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Introduction to e-Commerce
Week of May 31 – June 9

▪ Categories of e-Commerce:
o Electronic commerce includes shopping on the World Wide Web as well as activities such as businesses trading with other businesses or the government, etc., and is broken down by the authors into five categories (p. 5): 1. Business-to-consumer (B2C) occurs when businesses sell finished products or services to individual consumers (pp. 5,7). 2. Business-to-business (B2B) occurs when businesses sell unfinished materials, products, or services to other businesses (pp. 5,7). 3. Business processes that support buying and selling activities includes the maintenance and sharing of information with their customers, suppliers, employees, and partners. These are processes that help organizations work more efficiently (pp. 5-7). ▪ A transaction is an exchange of value, such as a purchase, a sale, or the conversion of raw materials into a finished product. ▪ Business processes are the group of logical, related, and sequential activities and transactions in which businesses engage. 4. Consumer-to-consumer (C2C) occurs when individuals buy and sell items among themselves. Online auctions such as eBay would be perfect examples (pp. 7-8). 5. Business-to-government (B2G) includes business transactions with government agencies. Businesses pay taxes, file reports, or sell goods and services to government agencies (pp. 7-8). 6. Instructors note: The authors fail to mention a sixth category of e-Commerce, government-to-government (G2G). This includes transactions between one government agency and another.

▪ Older e-Commerce Technologies:
o It is important to note that commerce was conducted online before the popularity of the World Wide Web through technologies such as EFT and EDI. o Electronic Funds Transfers (EFT) are electronic transmissions of account information over private communications networks (p. 8). o Electronic data interchange (EDI) occurs when one business transmits computer-readable data in a standard format to another business. An example might be when Wal-Mart sends an online purchase order to a vendor. The vendor receives the order online and ships the product to Wal-Mart. Notice how in this process no paper ever changes hands (pp. 8-9).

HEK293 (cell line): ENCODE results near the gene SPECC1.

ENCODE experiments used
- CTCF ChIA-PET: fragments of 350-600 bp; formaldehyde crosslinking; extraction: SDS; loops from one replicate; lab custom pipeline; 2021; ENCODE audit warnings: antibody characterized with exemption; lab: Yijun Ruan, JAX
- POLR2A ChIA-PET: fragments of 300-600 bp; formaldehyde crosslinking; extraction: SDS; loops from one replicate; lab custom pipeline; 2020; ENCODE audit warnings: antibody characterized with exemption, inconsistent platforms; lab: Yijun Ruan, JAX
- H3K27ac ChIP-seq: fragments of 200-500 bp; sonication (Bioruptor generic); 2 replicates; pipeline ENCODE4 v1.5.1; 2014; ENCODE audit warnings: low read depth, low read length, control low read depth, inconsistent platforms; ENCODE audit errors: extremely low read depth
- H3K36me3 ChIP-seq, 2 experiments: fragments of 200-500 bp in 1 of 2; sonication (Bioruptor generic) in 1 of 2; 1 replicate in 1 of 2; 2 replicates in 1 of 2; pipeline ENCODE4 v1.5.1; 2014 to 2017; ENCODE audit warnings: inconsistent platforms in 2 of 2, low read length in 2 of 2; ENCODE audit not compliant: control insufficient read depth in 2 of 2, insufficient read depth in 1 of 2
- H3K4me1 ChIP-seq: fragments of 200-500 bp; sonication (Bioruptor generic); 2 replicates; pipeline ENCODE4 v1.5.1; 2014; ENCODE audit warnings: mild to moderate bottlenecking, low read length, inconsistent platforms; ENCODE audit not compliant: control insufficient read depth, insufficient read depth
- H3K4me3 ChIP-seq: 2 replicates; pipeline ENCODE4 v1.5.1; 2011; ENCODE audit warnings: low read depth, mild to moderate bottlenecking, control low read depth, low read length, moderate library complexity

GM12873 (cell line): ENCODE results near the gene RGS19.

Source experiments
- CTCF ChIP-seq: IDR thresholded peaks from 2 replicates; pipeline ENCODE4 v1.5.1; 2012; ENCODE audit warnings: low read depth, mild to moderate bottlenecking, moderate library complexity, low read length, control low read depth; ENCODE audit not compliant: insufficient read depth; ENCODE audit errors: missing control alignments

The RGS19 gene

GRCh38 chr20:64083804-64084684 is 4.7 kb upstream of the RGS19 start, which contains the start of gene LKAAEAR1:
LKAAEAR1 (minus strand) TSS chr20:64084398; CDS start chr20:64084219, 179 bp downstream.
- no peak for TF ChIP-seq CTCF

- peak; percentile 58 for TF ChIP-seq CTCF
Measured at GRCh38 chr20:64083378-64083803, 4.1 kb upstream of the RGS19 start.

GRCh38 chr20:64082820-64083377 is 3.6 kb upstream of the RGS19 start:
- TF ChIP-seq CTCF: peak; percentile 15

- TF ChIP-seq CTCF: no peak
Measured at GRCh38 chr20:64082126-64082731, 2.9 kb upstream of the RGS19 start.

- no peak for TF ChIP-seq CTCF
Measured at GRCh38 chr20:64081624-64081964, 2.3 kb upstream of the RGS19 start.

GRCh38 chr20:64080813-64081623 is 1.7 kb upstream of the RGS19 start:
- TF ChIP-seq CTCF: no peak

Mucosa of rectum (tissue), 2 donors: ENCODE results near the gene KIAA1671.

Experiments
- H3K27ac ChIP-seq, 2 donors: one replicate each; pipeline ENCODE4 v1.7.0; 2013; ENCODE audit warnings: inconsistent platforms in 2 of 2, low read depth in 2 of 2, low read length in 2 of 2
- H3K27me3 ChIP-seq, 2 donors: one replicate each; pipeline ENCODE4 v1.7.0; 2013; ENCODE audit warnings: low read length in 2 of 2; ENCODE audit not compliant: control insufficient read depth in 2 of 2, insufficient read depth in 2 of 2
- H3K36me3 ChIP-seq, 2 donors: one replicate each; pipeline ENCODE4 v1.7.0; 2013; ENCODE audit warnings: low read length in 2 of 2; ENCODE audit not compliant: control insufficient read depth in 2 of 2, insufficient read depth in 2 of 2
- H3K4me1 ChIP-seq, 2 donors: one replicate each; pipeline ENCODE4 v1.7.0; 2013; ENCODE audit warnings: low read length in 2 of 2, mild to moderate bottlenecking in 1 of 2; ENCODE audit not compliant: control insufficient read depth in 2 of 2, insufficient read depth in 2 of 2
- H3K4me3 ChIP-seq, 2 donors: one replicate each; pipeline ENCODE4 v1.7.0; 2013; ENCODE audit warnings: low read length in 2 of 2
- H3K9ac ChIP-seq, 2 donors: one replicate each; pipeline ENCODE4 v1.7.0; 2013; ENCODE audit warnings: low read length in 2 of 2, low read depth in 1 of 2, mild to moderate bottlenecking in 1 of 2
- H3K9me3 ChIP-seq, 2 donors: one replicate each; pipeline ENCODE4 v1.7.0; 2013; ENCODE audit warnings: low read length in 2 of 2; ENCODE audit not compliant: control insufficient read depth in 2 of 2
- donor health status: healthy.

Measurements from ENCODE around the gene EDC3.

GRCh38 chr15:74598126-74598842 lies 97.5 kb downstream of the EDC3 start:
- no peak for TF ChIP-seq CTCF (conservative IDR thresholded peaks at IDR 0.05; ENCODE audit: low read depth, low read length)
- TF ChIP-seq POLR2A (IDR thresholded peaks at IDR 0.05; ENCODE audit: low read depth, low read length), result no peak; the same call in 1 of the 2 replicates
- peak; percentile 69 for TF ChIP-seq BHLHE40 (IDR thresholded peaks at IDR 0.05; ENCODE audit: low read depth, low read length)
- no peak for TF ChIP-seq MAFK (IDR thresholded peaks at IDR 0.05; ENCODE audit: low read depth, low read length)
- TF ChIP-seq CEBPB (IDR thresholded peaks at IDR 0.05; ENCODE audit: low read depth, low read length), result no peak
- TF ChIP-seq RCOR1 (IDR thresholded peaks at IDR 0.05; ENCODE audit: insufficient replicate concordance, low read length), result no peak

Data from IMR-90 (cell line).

▪ History of e-Commerce:
o First Wave:
▪ Between the mid-1990s and 2000, e-Commerce grew rapidly. In this period, 12000 e-Commerce sites were started and $100 billion was invested (p. 9). ▪ In this first wave, most of the sites were based on bad ideas (p. 9). ▪ In the first wave, most of these businesses were dependent on online advertising (p. 12). ▪ In the first wave, many companies and investors were particularly interested in establishing the first-mover advantage. Often, these companies jumped into volatile markets trying to establish first-mover advantage (p. 12). ▪ In the first wave, the technologies being used were slow and inexpensive, such as dial-up modems (p. 11).

o Dot-com Bust:
▪ Between 2000 and 2003, more than 5000 of these companies went out of business (p. 9).

o Second Wave:
▪ The second wave of e-Commerce began in 2003 (p. 4). ▪ The second wave is more international in scope (p. 11). ▪ The second wave of e-Commerce has seen established companies (instead of new ones) look to e-Commerce to carefully and steadily grow their company (p. 11). ▪ The second wave of e-Commerce is more dependent on companies taking advantage of the number of consumers with broadband connections (p. 11). ▪ The second wave of e-Commerce has seen companies take advantage of new technologies (such as RFID, smart cards, biometrics) to better manage inventory, share...
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